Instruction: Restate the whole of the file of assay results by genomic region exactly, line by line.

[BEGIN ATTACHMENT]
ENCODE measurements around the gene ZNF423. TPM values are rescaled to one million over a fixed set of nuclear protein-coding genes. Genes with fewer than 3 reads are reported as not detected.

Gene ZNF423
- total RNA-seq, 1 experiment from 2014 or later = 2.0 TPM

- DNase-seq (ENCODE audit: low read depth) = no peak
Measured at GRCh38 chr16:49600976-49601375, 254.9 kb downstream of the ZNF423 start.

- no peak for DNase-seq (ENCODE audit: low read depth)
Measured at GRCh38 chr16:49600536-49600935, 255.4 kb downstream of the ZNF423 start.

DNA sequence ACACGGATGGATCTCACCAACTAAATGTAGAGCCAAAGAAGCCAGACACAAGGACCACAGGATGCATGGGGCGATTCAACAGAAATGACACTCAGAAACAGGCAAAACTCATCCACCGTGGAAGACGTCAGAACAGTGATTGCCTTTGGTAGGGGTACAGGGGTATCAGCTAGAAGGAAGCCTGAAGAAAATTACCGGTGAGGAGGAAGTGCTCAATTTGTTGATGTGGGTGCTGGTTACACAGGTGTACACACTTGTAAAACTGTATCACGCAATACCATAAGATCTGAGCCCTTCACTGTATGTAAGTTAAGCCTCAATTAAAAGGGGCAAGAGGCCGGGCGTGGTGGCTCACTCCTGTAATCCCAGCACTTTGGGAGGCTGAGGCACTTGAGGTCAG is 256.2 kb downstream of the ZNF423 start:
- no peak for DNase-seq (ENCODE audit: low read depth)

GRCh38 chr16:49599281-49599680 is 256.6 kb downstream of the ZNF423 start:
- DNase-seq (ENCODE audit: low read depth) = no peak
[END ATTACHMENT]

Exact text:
ENCODE measurements around the gene ZNF423. TPM values are rescaled to one million over a fixed set of nuclear protein-coding genes. Genes with fewer than 3 reads are reported as not detected.

Gene ZNF423
- total RNA-seq, 1 experiment from 2014 or later = 2.0 TPM

- DNase-seq (ENCODE audit: low read depth) = no peak
Measured at GRCh38 chr16:49600976-49601375, 254.9 kb downstream of the ZNF423 start.

- no peak for DNase-seq (ENCODE audit: low read depth)
Measured at GRCh38 chr16:49600536-49600935, 255.4 kb downstream of the ZNF423 start.

DNA sequence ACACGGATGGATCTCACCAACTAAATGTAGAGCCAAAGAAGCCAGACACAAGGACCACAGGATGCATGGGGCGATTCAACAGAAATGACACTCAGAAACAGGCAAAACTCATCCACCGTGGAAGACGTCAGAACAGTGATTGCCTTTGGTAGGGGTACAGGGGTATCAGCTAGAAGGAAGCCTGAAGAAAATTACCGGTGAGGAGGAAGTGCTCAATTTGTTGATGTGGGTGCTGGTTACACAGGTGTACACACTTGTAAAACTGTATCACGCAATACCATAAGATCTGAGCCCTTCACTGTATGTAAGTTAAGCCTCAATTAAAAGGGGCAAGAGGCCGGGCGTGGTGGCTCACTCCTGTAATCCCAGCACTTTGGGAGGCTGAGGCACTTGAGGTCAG is 256.2 kb downstream of the ZNF423 start:
- no peak for DNase-seq (ENCODE audit: low read depth)

GRCh38 chr16:49599281-49599680 is 256.6 kb downstream of the ZNF423 start:
- DNase-seq (ENCODE audit: low read depth) = no peak